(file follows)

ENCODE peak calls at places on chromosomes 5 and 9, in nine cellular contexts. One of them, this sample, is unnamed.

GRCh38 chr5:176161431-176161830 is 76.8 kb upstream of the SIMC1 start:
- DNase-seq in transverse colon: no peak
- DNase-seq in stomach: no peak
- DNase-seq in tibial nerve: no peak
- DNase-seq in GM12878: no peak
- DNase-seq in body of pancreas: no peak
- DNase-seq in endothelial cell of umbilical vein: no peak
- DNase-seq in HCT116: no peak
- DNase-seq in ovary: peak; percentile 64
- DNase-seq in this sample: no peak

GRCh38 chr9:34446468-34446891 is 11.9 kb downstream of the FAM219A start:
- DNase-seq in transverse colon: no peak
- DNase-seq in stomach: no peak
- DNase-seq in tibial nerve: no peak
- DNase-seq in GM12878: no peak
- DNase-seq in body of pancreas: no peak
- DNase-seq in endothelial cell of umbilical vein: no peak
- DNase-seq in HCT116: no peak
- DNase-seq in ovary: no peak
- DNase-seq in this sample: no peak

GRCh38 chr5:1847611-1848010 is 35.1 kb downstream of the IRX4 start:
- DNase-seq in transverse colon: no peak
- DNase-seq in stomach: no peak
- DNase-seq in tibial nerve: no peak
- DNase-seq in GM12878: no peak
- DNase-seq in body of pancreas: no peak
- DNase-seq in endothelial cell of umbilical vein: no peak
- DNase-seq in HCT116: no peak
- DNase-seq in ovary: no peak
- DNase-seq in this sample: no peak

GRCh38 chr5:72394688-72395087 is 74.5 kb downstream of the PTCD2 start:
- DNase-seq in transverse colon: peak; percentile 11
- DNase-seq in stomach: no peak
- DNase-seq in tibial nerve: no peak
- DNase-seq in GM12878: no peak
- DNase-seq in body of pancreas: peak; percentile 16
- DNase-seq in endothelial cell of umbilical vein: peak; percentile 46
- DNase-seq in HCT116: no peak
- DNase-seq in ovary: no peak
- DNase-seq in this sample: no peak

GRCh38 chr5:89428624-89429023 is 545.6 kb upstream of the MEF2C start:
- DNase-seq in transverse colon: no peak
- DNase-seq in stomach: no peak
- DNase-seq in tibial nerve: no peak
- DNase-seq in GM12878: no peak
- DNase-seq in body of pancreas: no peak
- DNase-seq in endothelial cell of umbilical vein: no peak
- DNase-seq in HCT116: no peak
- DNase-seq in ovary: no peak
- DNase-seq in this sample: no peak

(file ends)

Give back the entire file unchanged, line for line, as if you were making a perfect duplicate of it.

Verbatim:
ENCODE peak calls at places on chromosomes 5 and 9, in nine cellular contexts. One of them, this sample, is unnamed.

GRCh38 chr5:176161431-176161830 is 76.8 kb upstream of the SIMC1 start:
- DNase-seq in transverse colon: no peak
- DNase-seq in stomach: no peak
- DNase-seq in tibial nerve: no peak
- DNase-seq in GM12878: no peak
- DNase-seq in body of pancreas: no peak
- DNase-seq in endothelial cell of umbilical vein: no peak
- DNase-seq in HCT116: no peak
- DNase-seq in ovary: peak; percentile 64
- DNase-seq in this sample: no peak

GRCh38 chr9:34446468-34446891 is 11.9 kb downstream of the FAM219A start:
- DNase-seq in transverse colon: no peak
- DNase-seq in stomach: no peak
- DNase-seq in tibial nerve: no peak
- DNase-seq in GM12878: no peak
- DNase-seq in body of pancreas: no peak
- DNase-seq in endothelial cell of umbilical vein: no peak
- DNase-seq in HCT116: no peak
- DNase-seq in ovary: no peak
- DNase-seq in this sample: no peak

GRCh38 chr5:1847611-1848010 is 35.1 kb downstream of the IRX4 start:
- DNase-seq in transverse colon: no peak
- DNase-seq in stomach: no peak
- DNase-seq in tibial nerve: no peak
- DNase-seq in GM12878: no peak
- DNase-seq in body of pancreas: no peak
- DNase-seq in endothelial cell of umbilical vein: no peak
- DNase-seq in HCT116: no peak
- DNase-seq in ovary: no peak
- DNase-seq in this sample: no peak

GRCh38 chr5:72394688-72395087 is 74.5 kb downstream of the PTCD2 start:
- DNase-seq in transverse colon: peak; percentile 11
- DNase-seq in stomach: no peak
- DNase-seq in tibial nerve: no peak
- DNase-seq in GM12878: no peak
- DNase-seq in body of pancreas: peak; percentile 16
- DNase-seq in endothelial cell of umbilical vein: peak; percentile 46
- DNase-seq in HCT116: no peak
- DNase-seq in ovary: no peak
- DNase-seq in this sample: no peak

GRCh38 chr5:89428624-89429023 is 545.6 kb upstream of the MEF2C start:
- DNase-seq in transverse colon: no peak
- DNase-seq in stomach: no peak
- DNase-seq in tibial nerve: no peak
- DNase-seq in GM12878: no peak
- DNase-seq in body of pancreas: no peak
- DNase-seq in endothelial cell of umbilical vein: no peak
- DNase-seq in HCT116: no peak
- DNase-seq in ovary: no peak
- DNase-seq in this sample: no peak